The dispute was growing louder and more violent. Captain Jethro roared a command for silence.

"What's all this?" he demanded. "Silence there for'ard!" He waited an instant and then asked, "Who was it said they could play the fiddle? Was it you, Abel Hardin'?"

Mr. Abel Harding, clam digger and fish purveyor, resident in South Wellmouth, acknowledged his identity.

"Yus, Cap'n Jeth," he declared. "I said I could play the fiddle, and I can, too. Sary B., she says--"

"Sarah B."--otherwise Mrs. Abel Harding--interrupted. "He can't play nothin' but two jig tunes and he plays them like the very Old Scratch," she snapped, with emphasis.

"Well, I never said I was anything great at it, did I? I said I can play some, and I can. If you'd just keep your tongue to home and leave me be I--"

"SILENCE!" shouted the light keeper again. The domestic squabble broke off in the middle and some irreverent giggles from other sections of the circle subsided. Captain Jethro's indignant gaze swept the group. Primmie said afterward, "You couldn't see him glare at you, but you could FEEL him doin' it." When the stillness was absolute the captain asked, "Where is your fiddle, Abel?"

"Eh?" Mr. Harding paused and cleared his throat. "Why," he stammered, "it's--it's to home. Er--er--that's where I keep it, you know."

"Humph!" Captain Jethro's scorn was withering. "And home is eleven mile away or such matter. How much good is your bein' able to play on it goin' to do us when 'tain't here for you to play on?"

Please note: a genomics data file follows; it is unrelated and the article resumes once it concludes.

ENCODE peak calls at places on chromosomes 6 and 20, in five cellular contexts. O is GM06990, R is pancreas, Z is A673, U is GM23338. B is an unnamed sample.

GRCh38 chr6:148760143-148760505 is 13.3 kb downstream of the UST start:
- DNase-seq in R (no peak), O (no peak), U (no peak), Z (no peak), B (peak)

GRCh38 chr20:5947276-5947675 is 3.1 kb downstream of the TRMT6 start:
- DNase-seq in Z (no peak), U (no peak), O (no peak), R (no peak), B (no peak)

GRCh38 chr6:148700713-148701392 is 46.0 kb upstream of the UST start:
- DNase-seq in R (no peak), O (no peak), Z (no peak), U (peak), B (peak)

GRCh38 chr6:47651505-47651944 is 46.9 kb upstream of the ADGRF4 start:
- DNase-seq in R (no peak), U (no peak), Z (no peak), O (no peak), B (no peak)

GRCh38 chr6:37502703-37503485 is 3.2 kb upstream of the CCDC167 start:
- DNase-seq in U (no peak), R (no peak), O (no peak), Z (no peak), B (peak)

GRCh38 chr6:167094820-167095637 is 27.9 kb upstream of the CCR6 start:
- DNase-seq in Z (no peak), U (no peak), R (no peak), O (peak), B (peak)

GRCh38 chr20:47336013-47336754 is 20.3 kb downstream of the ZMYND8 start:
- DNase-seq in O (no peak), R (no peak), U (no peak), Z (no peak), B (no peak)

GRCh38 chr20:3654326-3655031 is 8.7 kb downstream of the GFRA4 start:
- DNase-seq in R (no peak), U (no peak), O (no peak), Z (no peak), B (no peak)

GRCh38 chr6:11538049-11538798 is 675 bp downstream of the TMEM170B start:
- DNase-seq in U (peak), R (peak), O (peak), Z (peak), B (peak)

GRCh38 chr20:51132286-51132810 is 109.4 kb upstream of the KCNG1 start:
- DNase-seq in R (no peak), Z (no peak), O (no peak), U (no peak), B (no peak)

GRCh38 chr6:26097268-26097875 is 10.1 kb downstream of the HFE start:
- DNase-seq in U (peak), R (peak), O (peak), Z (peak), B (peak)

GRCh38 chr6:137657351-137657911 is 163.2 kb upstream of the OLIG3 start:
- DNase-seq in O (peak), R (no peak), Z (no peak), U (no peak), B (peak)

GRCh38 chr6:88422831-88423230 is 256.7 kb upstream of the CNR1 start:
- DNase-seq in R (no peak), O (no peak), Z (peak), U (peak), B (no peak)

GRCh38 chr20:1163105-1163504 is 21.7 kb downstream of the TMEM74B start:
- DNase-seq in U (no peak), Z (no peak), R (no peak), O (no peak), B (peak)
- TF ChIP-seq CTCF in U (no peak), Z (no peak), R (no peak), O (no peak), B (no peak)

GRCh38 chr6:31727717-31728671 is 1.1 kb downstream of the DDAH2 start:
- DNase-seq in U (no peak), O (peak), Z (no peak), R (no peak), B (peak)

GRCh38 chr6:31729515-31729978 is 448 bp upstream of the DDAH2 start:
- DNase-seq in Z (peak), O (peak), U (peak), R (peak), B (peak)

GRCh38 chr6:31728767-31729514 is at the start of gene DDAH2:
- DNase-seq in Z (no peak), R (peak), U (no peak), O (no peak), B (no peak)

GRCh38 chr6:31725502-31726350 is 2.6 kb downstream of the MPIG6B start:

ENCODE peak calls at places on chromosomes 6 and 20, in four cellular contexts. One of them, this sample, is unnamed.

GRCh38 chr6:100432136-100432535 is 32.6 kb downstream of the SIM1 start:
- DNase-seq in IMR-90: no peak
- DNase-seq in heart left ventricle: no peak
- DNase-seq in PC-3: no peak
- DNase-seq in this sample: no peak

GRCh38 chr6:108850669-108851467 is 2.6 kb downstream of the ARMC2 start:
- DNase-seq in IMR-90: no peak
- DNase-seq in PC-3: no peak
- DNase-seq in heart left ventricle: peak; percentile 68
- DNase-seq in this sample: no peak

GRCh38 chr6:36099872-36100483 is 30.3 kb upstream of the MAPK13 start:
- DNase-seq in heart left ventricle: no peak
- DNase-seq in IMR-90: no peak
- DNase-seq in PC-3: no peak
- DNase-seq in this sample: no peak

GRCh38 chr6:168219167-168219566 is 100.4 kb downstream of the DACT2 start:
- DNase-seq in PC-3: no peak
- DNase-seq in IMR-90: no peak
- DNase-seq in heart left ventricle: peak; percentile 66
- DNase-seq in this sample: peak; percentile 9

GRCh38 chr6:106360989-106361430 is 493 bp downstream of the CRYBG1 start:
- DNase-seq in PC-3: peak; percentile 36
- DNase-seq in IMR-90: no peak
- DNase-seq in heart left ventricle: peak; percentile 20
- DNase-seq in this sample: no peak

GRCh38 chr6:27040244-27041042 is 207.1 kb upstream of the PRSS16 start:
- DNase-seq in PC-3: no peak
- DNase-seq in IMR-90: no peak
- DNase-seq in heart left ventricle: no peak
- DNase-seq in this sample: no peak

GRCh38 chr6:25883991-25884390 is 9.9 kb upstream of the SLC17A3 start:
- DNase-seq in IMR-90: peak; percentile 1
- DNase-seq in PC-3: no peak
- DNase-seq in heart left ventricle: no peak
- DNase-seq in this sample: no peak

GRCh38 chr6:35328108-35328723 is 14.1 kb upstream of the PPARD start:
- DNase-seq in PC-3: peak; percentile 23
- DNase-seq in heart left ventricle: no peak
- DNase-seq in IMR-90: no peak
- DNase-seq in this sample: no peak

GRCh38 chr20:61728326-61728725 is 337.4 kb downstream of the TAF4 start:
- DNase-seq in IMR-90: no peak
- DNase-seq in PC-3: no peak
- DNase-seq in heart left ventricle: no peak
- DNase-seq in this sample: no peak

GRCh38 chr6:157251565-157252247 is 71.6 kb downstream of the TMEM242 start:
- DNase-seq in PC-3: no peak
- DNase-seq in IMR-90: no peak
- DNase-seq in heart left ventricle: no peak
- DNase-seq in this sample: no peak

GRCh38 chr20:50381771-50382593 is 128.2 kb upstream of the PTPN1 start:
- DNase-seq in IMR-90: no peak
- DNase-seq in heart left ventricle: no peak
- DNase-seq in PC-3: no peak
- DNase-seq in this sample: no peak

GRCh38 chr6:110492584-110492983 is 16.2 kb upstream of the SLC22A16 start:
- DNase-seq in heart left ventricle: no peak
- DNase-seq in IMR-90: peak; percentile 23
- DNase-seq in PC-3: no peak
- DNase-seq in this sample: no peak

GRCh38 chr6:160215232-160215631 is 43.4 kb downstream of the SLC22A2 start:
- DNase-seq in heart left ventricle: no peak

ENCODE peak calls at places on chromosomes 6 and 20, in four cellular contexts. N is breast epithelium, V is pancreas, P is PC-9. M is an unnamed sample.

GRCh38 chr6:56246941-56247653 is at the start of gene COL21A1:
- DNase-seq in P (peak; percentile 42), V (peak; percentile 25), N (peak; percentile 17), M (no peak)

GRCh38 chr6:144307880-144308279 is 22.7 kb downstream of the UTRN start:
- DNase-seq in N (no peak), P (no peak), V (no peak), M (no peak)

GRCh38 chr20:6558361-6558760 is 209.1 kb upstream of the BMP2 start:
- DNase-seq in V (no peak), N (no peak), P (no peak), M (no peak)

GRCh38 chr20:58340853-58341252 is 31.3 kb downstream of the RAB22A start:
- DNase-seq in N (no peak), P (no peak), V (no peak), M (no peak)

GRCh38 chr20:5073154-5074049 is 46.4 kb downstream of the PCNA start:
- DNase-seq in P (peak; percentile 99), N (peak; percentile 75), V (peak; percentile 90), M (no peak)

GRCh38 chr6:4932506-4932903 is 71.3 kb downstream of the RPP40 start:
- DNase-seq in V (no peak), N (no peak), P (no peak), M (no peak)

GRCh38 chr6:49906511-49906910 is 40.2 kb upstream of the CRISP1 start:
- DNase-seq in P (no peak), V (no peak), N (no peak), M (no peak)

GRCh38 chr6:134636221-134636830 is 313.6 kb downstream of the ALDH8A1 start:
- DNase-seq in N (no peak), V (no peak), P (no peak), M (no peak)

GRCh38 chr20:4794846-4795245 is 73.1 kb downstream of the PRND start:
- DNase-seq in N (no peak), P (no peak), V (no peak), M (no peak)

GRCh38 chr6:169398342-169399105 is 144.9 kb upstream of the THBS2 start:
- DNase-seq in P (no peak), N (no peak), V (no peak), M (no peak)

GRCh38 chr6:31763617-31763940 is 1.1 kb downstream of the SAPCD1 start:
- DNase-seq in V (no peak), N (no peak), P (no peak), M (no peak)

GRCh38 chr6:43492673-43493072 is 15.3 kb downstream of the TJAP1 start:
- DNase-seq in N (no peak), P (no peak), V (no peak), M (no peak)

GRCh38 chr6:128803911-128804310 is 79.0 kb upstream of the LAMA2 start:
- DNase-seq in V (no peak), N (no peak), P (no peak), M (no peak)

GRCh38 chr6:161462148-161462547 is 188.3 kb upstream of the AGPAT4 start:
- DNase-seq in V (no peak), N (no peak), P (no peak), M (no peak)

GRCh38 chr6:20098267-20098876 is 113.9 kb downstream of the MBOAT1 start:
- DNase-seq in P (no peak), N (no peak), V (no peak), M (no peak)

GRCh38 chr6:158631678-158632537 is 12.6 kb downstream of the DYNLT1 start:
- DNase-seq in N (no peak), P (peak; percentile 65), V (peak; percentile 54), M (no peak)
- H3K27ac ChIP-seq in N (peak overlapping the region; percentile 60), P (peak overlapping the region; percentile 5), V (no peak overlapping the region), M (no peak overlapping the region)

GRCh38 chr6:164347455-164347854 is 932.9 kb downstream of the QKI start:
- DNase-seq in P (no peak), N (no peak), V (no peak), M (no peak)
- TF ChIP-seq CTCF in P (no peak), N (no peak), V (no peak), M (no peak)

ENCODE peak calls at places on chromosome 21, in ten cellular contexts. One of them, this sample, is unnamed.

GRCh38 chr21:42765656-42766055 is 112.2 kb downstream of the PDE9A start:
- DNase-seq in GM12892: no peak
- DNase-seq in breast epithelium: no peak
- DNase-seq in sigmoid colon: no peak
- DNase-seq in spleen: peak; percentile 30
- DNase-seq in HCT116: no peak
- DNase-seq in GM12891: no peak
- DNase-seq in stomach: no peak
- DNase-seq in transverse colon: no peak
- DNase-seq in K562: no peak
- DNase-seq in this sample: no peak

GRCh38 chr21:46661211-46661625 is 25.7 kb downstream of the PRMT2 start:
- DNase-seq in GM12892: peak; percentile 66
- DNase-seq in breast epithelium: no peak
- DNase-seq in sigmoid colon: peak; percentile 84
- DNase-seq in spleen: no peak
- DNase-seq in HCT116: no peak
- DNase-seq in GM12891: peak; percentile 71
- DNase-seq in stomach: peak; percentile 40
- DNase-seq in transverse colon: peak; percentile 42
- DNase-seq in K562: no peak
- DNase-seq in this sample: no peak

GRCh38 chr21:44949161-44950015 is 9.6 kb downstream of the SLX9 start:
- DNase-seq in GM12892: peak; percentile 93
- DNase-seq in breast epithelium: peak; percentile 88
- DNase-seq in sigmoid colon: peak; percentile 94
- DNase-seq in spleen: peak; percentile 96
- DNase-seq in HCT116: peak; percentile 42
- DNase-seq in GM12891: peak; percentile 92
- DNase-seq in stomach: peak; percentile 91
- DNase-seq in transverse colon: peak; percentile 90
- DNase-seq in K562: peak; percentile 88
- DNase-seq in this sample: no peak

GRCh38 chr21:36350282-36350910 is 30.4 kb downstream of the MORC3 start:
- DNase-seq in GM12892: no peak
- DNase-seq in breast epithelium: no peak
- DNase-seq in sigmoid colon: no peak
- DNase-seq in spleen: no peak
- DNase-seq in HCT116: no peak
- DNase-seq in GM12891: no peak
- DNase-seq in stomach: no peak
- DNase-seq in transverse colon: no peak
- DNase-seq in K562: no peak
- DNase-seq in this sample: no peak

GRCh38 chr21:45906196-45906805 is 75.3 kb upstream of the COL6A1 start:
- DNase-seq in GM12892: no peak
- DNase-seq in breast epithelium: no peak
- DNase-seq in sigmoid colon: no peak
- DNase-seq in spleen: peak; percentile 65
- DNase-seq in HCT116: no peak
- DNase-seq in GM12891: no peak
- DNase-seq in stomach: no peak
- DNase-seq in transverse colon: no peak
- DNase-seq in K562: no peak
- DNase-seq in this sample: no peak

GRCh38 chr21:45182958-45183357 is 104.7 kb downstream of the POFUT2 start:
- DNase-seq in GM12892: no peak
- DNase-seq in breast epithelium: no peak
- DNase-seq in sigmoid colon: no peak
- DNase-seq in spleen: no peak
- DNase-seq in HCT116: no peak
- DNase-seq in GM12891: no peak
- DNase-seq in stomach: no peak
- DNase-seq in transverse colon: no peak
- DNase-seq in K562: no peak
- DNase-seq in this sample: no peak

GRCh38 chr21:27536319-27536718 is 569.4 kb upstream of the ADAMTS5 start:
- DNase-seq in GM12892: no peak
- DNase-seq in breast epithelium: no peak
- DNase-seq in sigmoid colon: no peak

There were discreet snickers from the dimness. Mrs. Hardin's voice was audible, saying, "There, I told you so, foolhead." The captain once more ordered and obtained silence.

"We've had enough of this," he growled. "This ain't a play-actin' show to laugh at. If we can't behave accordin' as we should we'll give it up. Marietta says she can't get into contact with the sperit world without music. Would it do if we was to sing somethin', Marietta?"

Miss Hoag faltered that she didn't know's she hardly believed 'twould. "I always HAVE had some sort of instrumental music, Cap'n Jethro. Don't seem to me's if I could hardly get along without it."

The captain grunted again. "Can't anybody play ANYTHING?" he demanded. "Anything that's within hailin' distance, I mean."

Another silent interval. And then a voice said, timidly, "I can play the mouth organ."

It was Primmie's voice and as she was sitting next Zach Bloomer, who was next Galusha Bangs, the unexpectedness of it made the latter jump. Miss Phipps, next in line on Galusha's left, jumped likewise.

"Primmie," she said, sharply, "don't be silly."

"But I CAN, Miss Martha. You know I can. Zach knows it, too. You've heard me, ain't you, Zach? Ain't you? Ain't you?"

Thus urged, Mr. Bloomer answered, "I've heard you," he said. And added, fervently and under his breath, "Godfreys!"

"Primmie," began Martha, again, but Captain Jethro broke in.

"Quiet, Martha Phipps," he ordered. "Stop your talkin', all hands. Marietta, do you cal'late you could get under way with mouth organ music?"

"Why--why, I don't know. Maybe I could if--if it played church tunes."

"Can you play hymn tunes, Primmie?"

"Yes, sir. I can play 'Sweet By and By' and 'Brighten the Corner Where You Be' and 'Pack up Your Troubles in Your Old Kit Bag.' No, that ain't one, is it? But I can play--"

"Where's your mouth organ now?"

"It's in my jacket pocket out yonder in the kitchen."

"Go fetch it."

Sounds as of one individual falling over others, accompanied by exclamations and confusion, indicated that Miss Cash was going in search of the instrument. Lulie made one more attempt at persuasion.